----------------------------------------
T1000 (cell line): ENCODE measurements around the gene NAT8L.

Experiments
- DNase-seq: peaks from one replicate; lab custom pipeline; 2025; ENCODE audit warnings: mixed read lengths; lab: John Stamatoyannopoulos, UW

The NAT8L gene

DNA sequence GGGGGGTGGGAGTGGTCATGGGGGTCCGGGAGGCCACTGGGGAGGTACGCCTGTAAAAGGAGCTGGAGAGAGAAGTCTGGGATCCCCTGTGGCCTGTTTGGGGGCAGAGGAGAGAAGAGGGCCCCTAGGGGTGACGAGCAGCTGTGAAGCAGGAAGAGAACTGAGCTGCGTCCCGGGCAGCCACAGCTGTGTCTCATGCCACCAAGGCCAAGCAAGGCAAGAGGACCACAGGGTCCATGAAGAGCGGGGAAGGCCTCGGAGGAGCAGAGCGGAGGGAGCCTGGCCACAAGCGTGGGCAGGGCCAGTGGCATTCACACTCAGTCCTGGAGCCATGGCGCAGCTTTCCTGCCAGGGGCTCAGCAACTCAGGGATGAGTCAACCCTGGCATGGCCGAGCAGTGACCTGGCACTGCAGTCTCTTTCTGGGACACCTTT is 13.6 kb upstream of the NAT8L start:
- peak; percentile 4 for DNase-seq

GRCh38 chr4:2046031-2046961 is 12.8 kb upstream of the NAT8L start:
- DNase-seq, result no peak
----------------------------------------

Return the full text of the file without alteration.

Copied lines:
T1000 (cell line): ENCODE measurements around the gene NAT8L.

Experiments
- DNase-seq: peaks from one replicate; lab custom pipeline; 2025; ENCODE audit warnings: mixed read lengths; lab: John Stamatoyannopoulos, UW

The NAT8L gene

DNA sequence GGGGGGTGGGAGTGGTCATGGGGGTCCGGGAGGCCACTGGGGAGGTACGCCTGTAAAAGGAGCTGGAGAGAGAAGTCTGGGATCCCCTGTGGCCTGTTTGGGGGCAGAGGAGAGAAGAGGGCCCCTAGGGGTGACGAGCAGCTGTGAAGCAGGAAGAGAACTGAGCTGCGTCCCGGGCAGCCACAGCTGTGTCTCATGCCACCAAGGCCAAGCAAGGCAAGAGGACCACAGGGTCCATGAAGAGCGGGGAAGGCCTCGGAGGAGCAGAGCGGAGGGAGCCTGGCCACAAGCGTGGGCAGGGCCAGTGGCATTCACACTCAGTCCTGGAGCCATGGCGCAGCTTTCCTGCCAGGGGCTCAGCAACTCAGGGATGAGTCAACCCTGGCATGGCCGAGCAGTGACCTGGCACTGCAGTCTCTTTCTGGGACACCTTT is 13.6 kb upstream of the NAT8L start:
- peak; percentile 4 for DNase-seq

GRCh38 chr4:2046031-2046961 is 12.8 kb upstream of the NAT8L start:
- DNase-seq, result no peak